One reason I often dislike poetry is that it can be incredibly pretentious. Grandiose words, difficult syntax and metaphors upon metaphors make some poetry confusing, even for a creative writing minor. Sometimes I finish reading a poem and feel frustrated rather than moved. But poetry doesn’t have to be hyper-intellectual. It can be readable while still being eloquent and raw. Camp Winapooka is exactly that.
The title was the first thing that piqued my curiosity. What is Camp Winapooka, and why is there a dog on an island on the cover? Author Scott Laudati said when his two other books were published, people stole his titles. So this time, he wanted an incredibly unique, definitely random, title.
“Nobody else could possibly have this title,” Laudati said.
As for the cover, the illustrated brown dog is his boxer Satine, who passed away. Laudati planned to take her on an epic cross-country road trip, but she died before he had the chance. He drew a picture of her on an island for the cover, hoping somewhere, she would be in heaven. It never fails to astound me how deep dog love goes.
My favorite poem was “a poem for satine: a good boxer.” I teared up a little when Laudati described how his dog would act when him and his wife would fight. “And when the screams turned to fists / i’d watch your ears tuck back / as you ran to hide.” The poem ends with Laudati wondering, if there is a heaven, will God scratch Satine’s ears?
The poem made me nostalgic — I thought about when I was younger and my friends debated if dogs went to heaven after my best friend’s dog passed away. The poem put the heartache of losing a dog into words, and the thought that maybe dogs deserve to go to a better place.
Camp Winapooka was intentionally written without many metaphors and subtext so it could be easily digestible, Laudati said. Beautifully written lines of poetry can be understandable too; it doesn’t have to be complicated. Simplistic poetry makes the art available to anyone, so you don’t have to have a deep understanding of literary devices to connect to what’s going on.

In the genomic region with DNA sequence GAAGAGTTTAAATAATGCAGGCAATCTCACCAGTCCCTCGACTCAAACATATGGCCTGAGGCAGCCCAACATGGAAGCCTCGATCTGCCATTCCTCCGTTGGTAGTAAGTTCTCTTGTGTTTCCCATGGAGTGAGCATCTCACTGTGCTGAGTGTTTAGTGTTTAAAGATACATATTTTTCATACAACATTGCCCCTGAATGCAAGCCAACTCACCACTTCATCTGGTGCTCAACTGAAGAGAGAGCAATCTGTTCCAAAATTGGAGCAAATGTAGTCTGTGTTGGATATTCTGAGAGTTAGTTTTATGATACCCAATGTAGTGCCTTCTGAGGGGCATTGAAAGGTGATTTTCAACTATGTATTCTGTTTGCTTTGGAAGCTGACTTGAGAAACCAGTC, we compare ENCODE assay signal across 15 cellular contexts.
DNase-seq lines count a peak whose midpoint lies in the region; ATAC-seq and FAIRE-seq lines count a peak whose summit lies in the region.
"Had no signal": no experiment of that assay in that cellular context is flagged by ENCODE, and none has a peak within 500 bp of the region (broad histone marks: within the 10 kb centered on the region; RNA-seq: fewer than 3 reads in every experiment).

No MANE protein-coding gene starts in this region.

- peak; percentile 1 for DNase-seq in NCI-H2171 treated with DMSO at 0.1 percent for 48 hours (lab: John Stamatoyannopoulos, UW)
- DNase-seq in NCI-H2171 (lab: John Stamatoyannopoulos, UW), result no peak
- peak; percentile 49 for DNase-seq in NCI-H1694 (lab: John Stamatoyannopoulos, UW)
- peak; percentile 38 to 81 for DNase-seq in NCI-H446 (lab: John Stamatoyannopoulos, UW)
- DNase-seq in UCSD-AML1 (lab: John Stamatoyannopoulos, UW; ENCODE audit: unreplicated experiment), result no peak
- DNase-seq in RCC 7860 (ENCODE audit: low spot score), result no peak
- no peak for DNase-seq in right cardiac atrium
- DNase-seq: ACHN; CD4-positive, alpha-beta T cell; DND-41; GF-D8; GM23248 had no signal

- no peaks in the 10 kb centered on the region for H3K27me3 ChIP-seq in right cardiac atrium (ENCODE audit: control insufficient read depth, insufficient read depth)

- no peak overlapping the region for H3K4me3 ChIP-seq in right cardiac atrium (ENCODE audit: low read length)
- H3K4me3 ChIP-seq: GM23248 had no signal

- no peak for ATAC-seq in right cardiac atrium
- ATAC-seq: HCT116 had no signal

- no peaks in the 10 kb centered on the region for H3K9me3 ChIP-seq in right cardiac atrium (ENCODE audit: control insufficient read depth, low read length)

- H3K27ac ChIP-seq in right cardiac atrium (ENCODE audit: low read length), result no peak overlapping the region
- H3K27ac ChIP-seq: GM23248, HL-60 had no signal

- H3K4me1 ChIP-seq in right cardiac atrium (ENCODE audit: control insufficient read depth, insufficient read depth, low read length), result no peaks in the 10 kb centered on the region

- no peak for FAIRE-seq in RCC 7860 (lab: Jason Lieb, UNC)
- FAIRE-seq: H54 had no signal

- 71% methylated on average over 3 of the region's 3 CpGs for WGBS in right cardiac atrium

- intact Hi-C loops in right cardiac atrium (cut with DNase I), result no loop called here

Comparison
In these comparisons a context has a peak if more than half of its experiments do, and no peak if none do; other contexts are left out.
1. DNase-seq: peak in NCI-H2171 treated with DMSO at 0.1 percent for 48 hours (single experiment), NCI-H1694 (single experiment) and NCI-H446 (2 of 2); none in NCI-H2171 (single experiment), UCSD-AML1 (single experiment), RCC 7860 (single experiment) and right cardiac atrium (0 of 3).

A favorite line of mine was in “what’s enough?” when he describes the complicated end of a relationship. He writes, “we can put our hearts on paper / and stuff them in a bottle, / throw it at the seagulls / and watch our words recede / in the endless tide.”
As an amateur poet, I understand how difficult it can be to communicate an emotion you’re feeling. I’m always hunting for ways to keep the inspiration flowing. When I asked about Laudati’s creative process, he first said, “I don’t own a TV,” which made me laugh. Maybe I could be a more prolific poet if I threw out my TV and stopped watching so much Netflix. He further emphasized the importance putting yourself out there, submitting your work to as many places as possible.
A lot of his poetry is inspired by places he has lived or traveled to. After Satine died and he split with his girlfriend, he said he left New York to get away. The book describes all the places he went while traveling, like California, Texas and Cuba. Even in these poems about beautiful places, there’s a reoccurring longing to come back to New York.
Laudati writes, “because i left you once / and i learned / to miss everything – / coffee at sunset / and all-night sirens up and down / amsterdam.”
If you’re looking for a good read that’s not your average novel, please pick up Camp Winapooka. It’s a perfect example that poetry doesn’t have to be difficult and convoluted to be great. Quirky and heartfelt at the same time, I fell in love with Laudati’s narrative — and Satine the boxer. Read Camp Winapooka and fall in love, too.